Vaginal ring helps protect women against HIV

A vaginal ring containing an antiretroviral drug called dapivirine is safe and helped protect against HIV in a large-scale clinical trial involving more than 2,600 women in Zimbabwe, Malawi, Uganda and South Africa.

The trial, known as ASPIRE, was led by the National Institutes of Health-funded Microbicide Trials Network. It enrolled HIV-negative women ages 18 to 45. In Zimbabwe, the study was led by Dr Z. Mike Chirenje of the Bixby Center’s University of Zimbabwe-UCSF Collaborative Research Programme. 678 women took part in the study across three clinical research sites.

The study found the dapivirine ring reduced the risk of HIV infection by 27 percent overall. Women in the study inserted the ring into their genital tract and used it for a month at a time.

The risk of HIV was reduced significantly more among the study’s older participants, who also used the ring most consistently. Researchers initially found that women in the dapivirine group who were 25 and older were 60 percent less likely to acquire HIV than women of the same age in the placebo group. To explore this age-related effect further, investigators performed analyses that were not originally planned and found that the ring reduced the risk of HIV infection by 56 percent in women older than 21 years, but provided no protection for women ages 18 to 21 years. More research is needed to determine whether behavior, biology or a combination of factors contributed to the lack of significant protection for younger women.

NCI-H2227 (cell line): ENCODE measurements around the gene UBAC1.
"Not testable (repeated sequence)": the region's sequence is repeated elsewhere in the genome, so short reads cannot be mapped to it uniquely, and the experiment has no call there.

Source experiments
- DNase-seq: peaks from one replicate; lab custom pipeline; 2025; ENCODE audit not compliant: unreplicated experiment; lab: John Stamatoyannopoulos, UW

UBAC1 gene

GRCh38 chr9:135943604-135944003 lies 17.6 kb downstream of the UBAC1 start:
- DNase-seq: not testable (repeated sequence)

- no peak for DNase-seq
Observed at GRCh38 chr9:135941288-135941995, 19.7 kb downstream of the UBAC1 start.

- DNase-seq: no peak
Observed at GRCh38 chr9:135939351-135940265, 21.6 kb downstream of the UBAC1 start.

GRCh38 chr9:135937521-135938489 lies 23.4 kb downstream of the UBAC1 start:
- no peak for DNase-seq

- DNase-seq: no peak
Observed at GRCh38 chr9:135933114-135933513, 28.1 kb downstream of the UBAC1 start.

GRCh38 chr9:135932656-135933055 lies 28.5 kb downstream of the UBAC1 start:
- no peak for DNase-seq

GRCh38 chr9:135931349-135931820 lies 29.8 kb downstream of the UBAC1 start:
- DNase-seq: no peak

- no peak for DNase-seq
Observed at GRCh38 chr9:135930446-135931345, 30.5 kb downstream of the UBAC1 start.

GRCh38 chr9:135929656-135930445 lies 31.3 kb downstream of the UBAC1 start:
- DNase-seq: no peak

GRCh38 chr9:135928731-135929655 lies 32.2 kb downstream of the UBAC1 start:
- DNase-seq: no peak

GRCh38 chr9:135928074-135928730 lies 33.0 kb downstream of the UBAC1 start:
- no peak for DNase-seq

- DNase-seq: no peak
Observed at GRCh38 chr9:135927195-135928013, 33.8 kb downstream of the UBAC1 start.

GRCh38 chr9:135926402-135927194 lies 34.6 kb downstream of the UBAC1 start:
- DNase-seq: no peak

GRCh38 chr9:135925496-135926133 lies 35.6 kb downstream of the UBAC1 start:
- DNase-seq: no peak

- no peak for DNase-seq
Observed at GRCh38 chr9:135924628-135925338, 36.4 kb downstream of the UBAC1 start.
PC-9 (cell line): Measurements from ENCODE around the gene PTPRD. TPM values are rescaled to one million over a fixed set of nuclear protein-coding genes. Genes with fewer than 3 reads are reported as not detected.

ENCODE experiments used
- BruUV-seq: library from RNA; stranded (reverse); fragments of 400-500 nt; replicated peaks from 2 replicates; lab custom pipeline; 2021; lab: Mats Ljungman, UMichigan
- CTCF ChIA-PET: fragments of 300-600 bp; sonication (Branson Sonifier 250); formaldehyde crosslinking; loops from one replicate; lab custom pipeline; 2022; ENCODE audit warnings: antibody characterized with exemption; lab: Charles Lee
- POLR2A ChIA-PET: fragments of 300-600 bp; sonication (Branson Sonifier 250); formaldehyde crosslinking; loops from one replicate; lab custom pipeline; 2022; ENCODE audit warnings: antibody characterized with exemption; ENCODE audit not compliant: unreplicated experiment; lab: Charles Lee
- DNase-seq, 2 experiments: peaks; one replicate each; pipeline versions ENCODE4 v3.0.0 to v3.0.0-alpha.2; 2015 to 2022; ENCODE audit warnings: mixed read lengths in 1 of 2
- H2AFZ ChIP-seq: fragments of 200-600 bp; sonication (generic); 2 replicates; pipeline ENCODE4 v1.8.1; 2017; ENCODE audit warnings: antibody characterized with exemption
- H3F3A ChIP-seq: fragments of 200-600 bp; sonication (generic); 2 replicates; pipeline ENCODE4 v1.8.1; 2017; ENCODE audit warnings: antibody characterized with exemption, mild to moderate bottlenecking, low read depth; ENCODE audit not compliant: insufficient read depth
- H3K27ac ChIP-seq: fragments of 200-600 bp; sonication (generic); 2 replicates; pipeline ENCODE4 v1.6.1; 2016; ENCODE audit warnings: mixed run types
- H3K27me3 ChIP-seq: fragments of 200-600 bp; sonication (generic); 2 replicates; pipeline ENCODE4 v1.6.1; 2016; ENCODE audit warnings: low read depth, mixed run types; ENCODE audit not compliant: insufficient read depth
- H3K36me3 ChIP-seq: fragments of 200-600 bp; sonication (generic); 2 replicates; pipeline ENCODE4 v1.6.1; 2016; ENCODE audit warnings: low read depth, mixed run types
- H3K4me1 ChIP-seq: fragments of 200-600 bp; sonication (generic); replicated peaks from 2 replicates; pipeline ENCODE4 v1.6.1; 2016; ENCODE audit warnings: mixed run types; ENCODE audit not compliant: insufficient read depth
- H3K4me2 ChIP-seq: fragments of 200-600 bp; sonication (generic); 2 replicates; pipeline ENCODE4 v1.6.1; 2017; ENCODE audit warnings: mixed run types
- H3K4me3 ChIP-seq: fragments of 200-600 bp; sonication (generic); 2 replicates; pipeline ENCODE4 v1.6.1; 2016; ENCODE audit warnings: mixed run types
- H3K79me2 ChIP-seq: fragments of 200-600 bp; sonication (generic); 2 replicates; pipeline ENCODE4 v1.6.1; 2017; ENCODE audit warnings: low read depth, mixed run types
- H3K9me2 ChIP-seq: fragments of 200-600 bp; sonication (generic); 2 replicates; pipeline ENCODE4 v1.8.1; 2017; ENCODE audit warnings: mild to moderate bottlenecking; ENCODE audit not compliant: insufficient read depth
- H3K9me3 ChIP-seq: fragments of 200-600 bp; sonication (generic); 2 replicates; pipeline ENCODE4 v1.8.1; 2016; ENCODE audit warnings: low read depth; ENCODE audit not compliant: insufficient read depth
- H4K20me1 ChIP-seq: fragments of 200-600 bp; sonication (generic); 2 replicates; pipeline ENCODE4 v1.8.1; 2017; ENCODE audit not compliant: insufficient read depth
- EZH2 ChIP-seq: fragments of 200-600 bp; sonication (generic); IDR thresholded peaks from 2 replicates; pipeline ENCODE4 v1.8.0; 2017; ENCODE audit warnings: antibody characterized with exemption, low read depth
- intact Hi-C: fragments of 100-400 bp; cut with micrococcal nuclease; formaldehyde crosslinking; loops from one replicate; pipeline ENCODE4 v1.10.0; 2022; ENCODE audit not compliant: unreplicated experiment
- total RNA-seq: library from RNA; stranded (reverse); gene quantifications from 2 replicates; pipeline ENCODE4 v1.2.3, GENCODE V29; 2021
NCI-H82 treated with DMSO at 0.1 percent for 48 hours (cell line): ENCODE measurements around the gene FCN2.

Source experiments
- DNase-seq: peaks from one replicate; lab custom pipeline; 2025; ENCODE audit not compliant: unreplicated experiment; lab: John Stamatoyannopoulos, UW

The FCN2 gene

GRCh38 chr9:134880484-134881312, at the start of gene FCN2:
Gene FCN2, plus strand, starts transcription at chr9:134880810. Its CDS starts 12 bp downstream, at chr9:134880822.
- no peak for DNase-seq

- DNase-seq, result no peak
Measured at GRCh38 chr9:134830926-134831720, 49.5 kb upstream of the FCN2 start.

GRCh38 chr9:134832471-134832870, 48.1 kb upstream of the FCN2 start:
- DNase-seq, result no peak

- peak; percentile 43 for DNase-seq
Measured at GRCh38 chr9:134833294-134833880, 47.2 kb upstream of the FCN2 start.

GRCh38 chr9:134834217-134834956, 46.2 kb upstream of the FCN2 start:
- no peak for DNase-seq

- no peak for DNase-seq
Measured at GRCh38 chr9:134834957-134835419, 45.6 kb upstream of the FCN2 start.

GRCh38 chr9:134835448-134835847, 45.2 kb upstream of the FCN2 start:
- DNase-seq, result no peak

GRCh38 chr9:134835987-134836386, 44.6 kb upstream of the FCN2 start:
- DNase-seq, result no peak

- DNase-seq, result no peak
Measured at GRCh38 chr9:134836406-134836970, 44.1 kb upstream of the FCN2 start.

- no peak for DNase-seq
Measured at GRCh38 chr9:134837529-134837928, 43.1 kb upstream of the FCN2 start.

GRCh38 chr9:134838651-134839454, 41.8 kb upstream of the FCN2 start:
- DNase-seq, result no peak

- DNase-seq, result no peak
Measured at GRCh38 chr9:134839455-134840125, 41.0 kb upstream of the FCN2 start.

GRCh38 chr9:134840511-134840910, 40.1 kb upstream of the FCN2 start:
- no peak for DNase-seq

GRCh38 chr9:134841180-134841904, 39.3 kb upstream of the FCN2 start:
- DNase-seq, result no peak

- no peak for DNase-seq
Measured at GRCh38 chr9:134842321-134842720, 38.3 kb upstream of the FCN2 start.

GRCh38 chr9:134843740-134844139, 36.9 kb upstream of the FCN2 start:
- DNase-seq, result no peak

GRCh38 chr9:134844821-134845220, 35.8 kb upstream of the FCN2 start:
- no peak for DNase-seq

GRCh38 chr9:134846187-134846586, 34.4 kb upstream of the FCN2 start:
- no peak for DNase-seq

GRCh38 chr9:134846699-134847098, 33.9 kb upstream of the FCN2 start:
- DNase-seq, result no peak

Results of the ASPIRE study were announced at the Conference on Retroviruses and Opportunistic Infections (CROI) in Boston. ASPIRE results were also published online in the New England Journal of Medicine (NEJM).

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